Is Your Spouse Your Best Friend? 5 Reasons Why They Should Be

You are “in love”. What does that mean exactly? Most people describe the feelings of being love as that heady rush, the quickening heartbeat when you hear the door bell ring, the giddy anticipating of evening, or night, spent together. Being in love, with thrilling, stomach-knotting bliss, is truly a powerful thing. But is being “in love” the same as “loving” someone?

Scientific and anecdotal evidence indicate that the rush of crazy emotions is part of a primal instinct, a millenia-old mating ritual designed to give you the hots for the mate most likely to help you propagate the species. Sounds romantic, huh? What draws people together is not what helps them stay together. Many marriages has landed in divorce court inside of 10 years because the original ardor has cooled. People don’t feel “in love” anymore, so time to move on, right?

Wrong. Oh so very wrong. If anyone enters a marriage expecting to feel the exact same way after 50 years that they did when they got to 3rd base, they are in for one horrific surprise. Why? Because those endorphin-induced highs can’t possibly last forever. Your brain would liquefy on that much dopamine. At some point, you must return to some kind of equilibrium.

The Secret

So, if the bedazzling feeling of being in love doesn’t last forever, then how do happy marriages last? What is the secret?

Research indicates that while attraction may bring a couple together, the glue that holds them together is friendship. At some point in the relationship, the couple experiences a turning point, a critical point where they either grow together, like two tree trunks intertwining until they fuse together into one trunk; or they grow apart, with each passing year increasing the distance between the two trunks as they pull away from each other toward opposing light sources.

That critical point comes as the brain-chemical-induced infatuation begins to fade. Love, deep, abiding, long-lasting love, is a decision. It’s an action verb. You decide to love that person with your mind and through your actions, not with the flighty whims of the heart. Out of that decision arises the strong, loving friendship and the unbreakable bonds of an unshakable marriage. You have to put effort into it, just as you would any friendship.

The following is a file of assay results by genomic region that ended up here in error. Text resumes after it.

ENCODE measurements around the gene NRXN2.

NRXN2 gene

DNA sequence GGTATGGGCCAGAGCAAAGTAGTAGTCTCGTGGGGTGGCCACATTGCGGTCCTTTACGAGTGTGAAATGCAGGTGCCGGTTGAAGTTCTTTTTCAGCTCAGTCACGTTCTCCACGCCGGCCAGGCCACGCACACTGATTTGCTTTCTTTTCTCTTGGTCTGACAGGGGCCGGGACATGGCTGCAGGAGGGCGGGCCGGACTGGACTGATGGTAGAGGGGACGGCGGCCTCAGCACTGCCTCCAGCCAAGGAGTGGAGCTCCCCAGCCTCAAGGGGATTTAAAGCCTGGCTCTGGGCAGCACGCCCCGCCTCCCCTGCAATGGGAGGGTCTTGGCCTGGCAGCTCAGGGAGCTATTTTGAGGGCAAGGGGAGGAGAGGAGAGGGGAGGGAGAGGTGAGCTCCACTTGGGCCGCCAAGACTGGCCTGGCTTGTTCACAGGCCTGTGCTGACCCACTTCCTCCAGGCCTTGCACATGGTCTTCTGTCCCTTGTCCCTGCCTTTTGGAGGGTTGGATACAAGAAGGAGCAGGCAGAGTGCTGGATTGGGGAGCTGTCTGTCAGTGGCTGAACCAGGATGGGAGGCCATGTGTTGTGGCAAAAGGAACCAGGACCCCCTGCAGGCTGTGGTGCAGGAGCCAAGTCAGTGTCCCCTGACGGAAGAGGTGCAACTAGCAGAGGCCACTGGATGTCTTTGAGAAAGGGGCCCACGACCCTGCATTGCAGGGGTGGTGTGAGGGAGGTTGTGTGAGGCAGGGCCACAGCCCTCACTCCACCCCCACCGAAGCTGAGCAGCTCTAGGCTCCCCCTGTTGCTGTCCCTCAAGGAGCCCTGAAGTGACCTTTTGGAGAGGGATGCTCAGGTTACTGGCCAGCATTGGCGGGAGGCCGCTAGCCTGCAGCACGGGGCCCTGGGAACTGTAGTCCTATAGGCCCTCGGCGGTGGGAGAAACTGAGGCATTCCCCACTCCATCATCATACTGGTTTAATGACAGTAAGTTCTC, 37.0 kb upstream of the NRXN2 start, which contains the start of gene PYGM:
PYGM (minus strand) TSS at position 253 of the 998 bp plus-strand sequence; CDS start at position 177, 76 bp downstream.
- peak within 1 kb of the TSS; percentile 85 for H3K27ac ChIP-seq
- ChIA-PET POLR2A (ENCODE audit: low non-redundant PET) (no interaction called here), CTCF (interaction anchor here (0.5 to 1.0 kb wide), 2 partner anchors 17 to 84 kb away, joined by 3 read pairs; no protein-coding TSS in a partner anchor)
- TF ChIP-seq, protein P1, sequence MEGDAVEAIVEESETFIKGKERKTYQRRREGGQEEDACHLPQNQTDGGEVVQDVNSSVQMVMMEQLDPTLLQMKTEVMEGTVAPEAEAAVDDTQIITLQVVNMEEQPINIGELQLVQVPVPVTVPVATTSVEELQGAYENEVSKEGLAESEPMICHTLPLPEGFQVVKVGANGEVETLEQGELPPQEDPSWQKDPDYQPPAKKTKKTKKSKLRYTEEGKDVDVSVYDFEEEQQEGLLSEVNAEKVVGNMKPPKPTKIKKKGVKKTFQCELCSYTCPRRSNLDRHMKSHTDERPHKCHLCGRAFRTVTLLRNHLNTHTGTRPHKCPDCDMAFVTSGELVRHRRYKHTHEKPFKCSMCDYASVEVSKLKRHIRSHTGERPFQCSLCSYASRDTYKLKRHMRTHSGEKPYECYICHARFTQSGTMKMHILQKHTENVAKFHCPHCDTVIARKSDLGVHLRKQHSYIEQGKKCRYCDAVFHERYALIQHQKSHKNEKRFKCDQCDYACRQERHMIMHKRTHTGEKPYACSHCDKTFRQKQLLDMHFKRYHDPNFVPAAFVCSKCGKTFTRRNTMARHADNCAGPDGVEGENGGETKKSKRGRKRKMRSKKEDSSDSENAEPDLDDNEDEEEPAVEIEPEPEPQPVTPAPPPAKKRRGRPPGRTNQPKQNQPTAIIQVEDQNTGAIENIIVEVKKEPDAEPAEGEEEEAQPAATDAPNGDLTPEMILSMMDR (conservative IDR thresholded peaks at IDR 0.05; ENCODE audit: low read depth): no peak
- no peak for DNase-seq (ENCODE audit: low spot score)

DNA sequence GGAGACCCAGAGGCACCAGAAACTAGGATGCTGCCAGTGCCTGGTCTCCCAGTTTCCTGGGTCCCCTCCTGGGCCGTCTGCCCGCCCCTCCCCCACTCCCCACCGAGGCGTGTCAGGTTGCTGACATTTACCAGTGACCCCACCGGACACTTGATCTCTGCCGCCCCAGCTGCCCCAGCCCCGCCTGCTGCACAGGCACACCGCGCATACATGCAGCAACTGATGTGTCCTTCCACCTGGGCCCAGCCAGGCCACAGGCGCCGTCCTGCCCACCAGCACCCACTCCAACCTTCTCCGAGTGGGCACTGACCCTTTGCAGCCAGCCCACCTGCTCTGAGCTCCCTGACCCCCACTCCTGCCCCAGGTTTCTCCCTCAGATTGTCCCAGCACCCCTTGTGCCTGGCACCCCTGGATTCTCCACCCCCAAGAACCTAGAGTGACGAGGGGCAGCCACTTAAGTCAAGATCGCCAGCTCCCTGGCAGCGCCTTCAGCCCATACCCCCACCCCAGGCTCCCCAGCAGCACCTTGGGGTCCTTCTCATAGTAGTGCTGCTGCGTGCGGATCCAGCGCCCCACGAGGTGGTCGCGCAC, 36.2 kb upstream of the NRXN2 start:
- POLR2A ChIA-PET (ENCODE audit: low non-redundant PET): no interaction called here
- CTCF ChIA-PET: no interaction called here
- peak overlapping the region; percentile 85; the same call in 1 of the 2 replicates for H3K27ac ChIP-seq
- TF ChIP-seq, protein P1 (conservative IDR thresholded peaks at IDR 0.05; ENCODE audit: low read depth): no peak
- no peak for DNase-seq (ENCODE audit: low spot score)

5 Reasons Your Spouse should be your Best Friend

1. Best friends love and accept you, even at your worst

Let’s face it. When you are dating, you are mostly likely very diligent about making sure that every thing is perfect all the time. Perfectly dressed, showered, shaved. Perfect manners. No audible farting or belching. No stubbly legs. You’ll jump out of bed at 4am to brush your teeth, to make sure you don’t have morning breath when the 6am alarm goes off. In short, you aren’t you, in all your undignified glory.No one can keep up pretenses for an entire lifetime. It gets too exhausting. A real friend has seen you at your worst, but loves you for being you.

2. Best friends are like fuzzy slippers

Most women won’t admit this, but wearing heels is not for the faint of heart. Women go to a lot of insane measures to try to bring some comfort to these ridiculously uncomfortable shoes. Inserts, gel pads, bandages, foot massages. But at the end of the day, they can’t wait to take them off and put on a pair of fuzzy slippers. Heels are unnatural. They hurt. They are only worn to show off great legs, or because it’s expected at certain levels of management. No one wants to wear heels 24 hours a day, and if they did, they would be in for a lot of arthritis and foot problems later in life. Is that what you want for your marriage? The comfort of a friend, like a fuzzy slipper, makes it easy to be yourself, to be honest, and to really talk openly.

3. Best friends stand by you in good times and bad